OBJECTIVE: To determine the potential for visible light (405 or 624 nm) to produce an inhibitory effect on Candida albicans. In addition, the study sought to evaluate a series of doses in terms of their respective inhibiting capabilities.
BACKGROUND DATA: The authors have studied the effect of blue light on Staphylococcus aureus and found that a bactericidal outcome can be obtained with low doses of blue light.
METHODS: Candida albicans was tested because of its common appearance in human skin and mucous membrane infections. The organism was treated in vitro with 405-nm (blue) and with 624-nm (red) light emitted from a supraluminous diode array. Doses of 3, 9, 15, 30, and 60 J/cm2 were used. Colony counts were performed and compared with untreated controls using Student t tests and 1-way analysis of variance with Tukey post hoc analysis.
RESULTS: The results revealed no inhibition produced by 405 nm on C albicans (F4,20 = 0.901; P = .482). However, 624 nm did inhibit growth of C albicans at 3, 9, and 30 J/cm2 (F4,20 = 6.064; P = .002).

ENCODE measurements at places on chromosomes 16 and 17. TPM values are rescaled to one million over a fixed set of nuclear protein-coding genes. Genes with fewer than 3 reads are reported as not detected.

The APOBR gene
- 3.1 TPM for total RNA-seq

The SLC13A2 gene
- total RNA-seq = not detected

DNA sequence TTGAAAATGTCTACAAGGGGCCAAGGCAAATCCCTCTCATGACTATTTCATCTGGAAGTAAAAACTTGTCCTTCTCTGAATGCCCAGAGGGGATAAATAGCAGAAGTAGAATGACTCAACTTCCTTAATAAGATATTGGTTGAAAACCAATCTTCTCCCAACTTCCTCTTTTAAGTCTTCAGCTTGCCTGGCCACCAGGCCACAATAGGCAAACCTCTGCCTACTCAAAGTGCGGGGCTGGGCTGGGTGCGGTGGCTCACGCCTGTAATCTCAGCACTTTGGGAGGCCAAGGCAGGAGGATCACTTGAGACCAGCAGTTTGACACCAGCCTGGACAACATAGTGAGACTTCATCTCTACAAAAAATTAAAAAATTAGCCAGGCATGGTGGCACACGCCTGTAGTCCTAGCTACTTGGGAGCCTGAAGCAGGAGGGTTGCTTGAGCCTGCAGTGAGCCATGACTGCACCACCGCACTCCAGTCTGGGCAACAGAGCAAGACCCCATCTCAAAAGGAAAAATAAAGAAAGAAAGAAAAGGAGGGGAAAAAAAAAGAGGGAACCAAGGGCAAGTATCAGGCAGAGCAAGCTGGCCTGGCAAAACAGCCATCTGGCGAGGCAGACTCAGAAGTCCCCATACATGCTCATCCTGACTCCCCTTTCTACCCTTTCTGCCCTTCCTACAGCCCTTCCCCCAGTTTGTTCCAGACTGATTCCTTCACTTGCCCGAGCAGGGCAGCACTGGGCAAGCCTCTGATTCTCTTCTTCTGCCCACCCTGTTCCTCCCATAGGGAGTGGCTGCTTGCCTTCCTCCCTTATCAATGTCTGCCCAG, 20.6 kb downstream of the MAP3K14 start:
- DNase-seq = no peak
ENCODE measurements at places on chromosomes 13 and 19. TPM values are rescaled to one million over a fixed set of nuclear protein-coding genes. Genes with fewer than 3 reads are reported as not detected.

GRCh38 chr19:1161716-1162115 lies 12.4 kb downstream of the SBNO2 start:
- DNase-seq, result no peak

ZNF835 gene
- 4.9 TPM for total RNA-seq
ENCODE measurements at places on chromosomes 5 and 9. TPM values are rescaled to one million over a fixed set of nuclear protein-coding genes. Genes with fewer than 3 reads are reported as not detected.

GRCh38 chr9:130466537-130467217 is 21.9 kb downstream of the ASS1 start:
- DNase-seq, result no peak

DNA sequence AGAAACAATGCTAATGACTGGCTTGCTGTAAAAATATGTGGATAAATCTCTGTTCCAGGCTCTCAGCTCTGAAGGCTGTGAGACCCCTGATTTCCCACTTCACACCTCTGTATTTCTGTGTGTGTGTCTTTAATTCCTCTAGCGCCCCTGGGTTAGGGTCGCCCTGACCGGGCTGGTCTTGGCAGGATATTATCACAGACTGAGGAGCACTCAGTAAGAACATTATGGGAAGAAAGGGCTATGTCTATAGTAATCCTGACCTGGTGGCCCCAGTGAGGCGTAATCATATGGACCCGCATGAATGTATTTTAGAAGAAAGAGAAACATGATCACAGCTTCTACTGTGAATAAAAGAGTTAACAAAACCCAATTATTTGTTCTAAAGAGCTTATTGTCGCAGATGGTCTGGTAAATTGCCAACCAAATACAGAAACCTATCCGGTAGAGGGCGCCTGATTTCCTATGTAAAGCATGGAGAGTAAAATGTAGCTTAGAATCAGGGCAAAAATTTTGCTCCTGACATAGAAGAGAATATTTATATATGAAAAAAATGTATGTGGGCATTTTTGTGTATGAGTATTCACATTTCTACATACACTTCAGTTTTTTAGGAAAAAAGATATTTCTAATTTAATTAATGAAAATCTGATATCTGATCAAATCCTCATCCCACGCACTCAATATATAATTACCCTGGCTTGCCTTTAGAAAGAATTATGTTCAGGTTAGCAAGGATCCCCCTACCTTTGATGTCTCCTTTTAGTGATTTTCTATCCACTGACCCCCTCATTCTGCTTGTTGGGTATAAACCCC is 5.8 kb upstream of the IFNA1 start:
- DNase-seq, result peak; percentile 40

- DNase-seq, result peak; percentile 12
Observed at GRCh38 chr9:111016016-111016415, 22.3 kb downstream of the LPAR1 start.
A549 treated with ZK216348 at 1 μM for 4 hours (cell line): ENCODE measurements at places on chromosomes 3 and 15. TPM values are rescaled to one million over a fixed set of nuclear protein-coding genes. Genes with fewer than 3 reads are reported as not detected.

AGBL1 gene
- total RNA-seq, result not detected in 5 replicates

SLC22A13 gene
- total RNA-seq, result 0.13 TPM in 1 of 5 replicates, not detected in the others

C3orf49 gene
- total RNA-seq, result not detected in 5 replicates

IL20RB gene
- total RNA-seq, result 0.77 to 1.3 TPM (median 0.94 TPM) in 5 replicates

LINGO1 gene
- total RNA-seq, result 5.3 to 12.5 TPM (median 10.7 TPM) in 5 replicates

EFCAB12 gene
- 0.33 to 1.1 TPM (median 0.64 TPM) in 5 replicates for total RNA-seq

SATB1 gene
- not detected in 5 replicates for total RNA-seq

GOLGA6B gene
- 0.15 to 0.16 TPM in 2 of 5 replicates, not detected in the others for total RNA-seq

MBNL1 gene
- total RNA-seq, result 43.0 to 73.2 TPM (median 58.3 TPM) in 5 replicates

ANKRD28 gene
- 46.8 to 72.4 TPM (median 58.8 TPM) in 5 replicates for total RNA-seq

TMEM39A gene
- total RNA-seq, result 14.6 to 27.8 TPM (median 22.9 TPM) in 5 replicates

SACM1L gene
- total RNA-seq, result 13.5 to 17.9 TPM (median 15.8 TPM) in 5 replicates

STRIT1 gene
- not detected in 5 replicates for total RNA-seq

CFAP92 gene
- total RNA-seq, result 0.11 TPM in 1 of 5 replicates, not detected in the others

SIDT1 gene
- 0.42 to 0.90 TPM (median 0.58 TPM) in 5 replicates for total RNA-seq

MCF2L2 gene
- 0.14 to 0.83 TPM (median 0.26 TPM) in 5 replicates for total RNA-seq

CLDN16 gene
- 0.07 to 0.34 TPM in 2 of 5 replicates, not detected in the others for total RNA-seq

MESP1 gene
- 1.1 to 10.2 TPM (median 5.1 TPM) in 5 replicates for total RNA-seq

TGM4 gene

CONCLUSIONS: Appropriate doses of 624-nm light from a supraluminous diode array can inhibit the growth of C albicans in vitro. Three, 9, and 30 J/cm2 are all effective dose levels.
J. Stephen Guffey, PT, EdD, is an Associate Professor of Physical Therapy; William Payne, MS, ASCP(MT), is an Assistant Professor of Clinical Laboratory Science; Leslie James, BS, is a Doctor of Physical Therapy Student; Zhuoyuan Qian, BS, is a Doctor of Physical Therapy Student; and Carly Dodson is a Clinical Laboratory Science Student; all at Arkansas State University, Jonesboro, Arkansas. Dr Guffey has disclosed that he is a consultant for Dynatronics Corporation. The coauthors have disclosed that they have no financial relationships related to this article.
Submitted April 8, 2013; accepted in revised form August 16, 2013.